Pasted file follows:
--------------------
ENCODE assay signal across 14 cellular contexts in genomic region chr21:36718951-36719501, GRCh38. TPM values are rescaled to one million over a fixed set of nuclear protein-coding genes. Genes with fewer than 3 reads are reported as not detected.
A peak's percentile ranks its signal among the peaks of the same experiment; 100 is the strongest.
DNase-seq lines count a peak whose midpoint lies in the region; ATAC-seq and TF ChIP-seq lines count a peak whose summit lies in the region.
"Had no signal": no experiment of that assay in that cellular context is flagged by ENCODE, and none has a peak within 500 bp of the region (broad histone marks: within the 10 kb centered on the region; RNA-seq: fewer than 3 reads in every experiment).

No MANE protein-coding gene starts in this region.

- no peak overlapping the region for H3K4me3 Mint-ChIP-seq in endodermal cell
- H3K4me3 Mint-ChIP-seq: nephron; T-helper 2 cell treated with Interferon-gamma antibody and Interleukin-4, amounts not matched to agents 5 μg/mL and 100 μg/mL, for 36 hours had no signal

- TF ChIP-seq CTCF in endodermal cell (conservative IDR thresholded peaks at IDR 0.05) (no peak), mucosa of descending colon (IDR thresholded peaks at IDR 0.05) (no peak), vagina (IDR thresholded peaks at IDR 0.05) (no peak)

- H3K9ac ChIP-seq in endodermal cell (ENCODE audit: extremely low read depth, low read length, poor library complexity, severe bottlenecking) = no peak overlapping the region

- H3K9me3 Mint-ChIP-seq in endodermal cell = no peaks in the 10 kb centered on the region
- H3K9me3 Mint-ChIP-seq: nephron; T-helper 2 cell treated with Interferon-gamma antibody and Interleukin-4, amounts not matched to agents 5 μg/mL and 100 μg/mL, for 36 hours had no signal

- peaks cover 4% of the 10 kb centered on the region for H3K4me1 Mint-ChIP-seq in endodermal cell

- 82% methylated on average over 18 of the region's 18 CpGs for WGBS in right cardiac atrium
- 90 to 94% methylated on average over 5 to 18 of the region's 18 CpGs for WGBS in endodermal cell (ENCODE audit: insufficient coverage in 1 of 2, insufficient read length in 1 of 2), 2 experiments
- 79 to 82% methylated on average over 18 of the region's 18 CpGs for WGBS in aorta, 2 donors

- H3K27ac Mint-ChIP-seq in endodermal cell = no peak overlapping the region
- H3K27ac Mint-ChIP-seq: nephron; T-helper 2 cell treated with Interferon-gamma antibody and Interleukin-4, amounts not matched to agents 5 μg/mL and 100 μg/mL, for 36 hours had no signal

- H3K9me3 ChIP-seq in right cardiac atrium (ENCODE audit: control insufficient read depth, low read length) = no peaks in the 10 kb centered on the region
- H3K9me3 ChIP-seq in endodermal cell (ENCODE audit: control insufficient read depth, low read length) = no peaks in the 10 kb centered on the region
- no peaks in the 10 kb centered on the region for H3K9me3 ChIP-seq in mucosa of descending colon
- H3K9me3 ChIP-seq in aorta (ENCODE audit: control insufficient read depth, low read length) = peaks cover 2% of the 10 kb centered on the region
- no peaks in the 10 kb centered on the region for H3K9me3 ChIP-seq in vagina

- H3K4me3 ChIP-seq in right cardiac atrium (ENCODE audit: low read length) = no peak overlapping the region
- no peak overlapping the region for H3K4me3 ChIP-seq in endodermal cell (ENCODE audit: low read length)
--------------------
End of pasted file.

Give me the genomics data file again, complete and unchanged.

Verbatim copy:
ENCODE assay signal across 14 cellular contexts in genomic region chr21:36718951-36719501, GRCh38. TPM values are rescaled to one million over a fixed set of nuclear protein-coding genes. Genes with fewer than 3 reads are reported as not detected.
A peak's percentile ranks its signal among the peaks of the same experiment; 100 is the strongest.
DNase-seq lines count a peak whose midpoint lies in the region; ATAC-seq and TF ChIP-seq lines count a peak whose summit lies in the region.
"Had no signal": no experiment of that assay in that cellular context is flagged by ENCODE, and none has a peak within 500 bp of the region (broad histone marks: within the 10 kb centered on the region; RNA-seq: fewer than 3 reads in every experiment).

No MANE protein-coding gene starts in this region.

- no peak overlapping the region for H3K4me3 Mint-ChIP-seq in endodermal cell
- H3K4me3 Mint-ChIP-seq: nephron; T-helper 2 cell treated with Interferon-gamma antibody and Interleukin-4, amounts not matched to agents 5 μg/mL and 100 μg/mL, for 36 hours had no signal

- TF ChIP-seq CTCF in endodermal cell (conservative IDR thresholded peaks at IDR 0.05) (no peak), mucosa of descending colon (IDR thresholded peaks at IDR 0.05) (no peak), vagina (IDR thresholded peaks at IDR 0.05) (no peak)

- H3K9ac ChIP-seq in endodermal cell (ENCODE audit: extremely low read depth, low read length, poor library complexity, severe bottlenecking) = no peak overlapping the region

- H3K9me3 Mint-ChIP-seq in endodermal cell = no peaks in the 10 kb centered on the region
- H3K9me3 Mint-ChIP-seq: nephron; T-helper 2 cell treated with Interferon-gamma antibody and Interleukin-4, amounts not matched to agents 5 μg/mL and 100 μg/mL, for 36 hours had no signal

- peaks cover 4% of the 10 kb centered on the region for H3K4me1 Mint-ChIP-seq in endodermal cell

- 82% methylated on average over 18 of the region's 18 CpGs for WGBS in right cardiac atrium
- 90 to 94% methylated on average over 5 to 18 of the region's 18 CpGs for WGBS in endodermal cell (ENCODE audit: insufficient coverage in 1 of 2, insufficient read length in 1 of 2), 2 experiments
- 79 to 82% methylated on average over 18 of the region's 18 CpGs for WGBS in aorta, 2 donors

- H3K27ac Mint-ChIP-seq in endodermal cell = no peak overlapping the region
- H3K27ac Mint-ChIP-seq: nephron; T-helper 2 cell treated with Interferon-gamma antibody and Interleukin-4, amounts not matched to agents 5 μg/mL and 100 μg/mL, for 36 hours had no signal

- H3K9me3 ChIP-seq in right cardiac atrium (ENCODE audit: control insufficient read depth, low read length) = no peaks in the 10 kb centered on the region
- H3K9me3 ChIP-seq in endodermal cell (ENCODE audit: control insufficient read depth, low read length) = no peaks in the 10 kb centered on the region
- no peaks in the 10 kb centered on the region for H3K9me3 ChIP-seq in mucosa of descending colon
- H3K9me3 ChIP-seq in aorta (ENCODE audit: control insufficient read depth, low read length) = peaks cover 2% of the 10 kb centered on the region
- no peaks in the 10 kb centered on the region for H3K9me3 ChIP-seq in vagina

- H3K4me3 ChIP-seq in right cardiac atrium (ENCODE audit: low read length) = no peak overlapping the region
- no peak overlapping the region for H3K4me3 ChIP-seq in endodermal cell (ENCODE audit: low read length)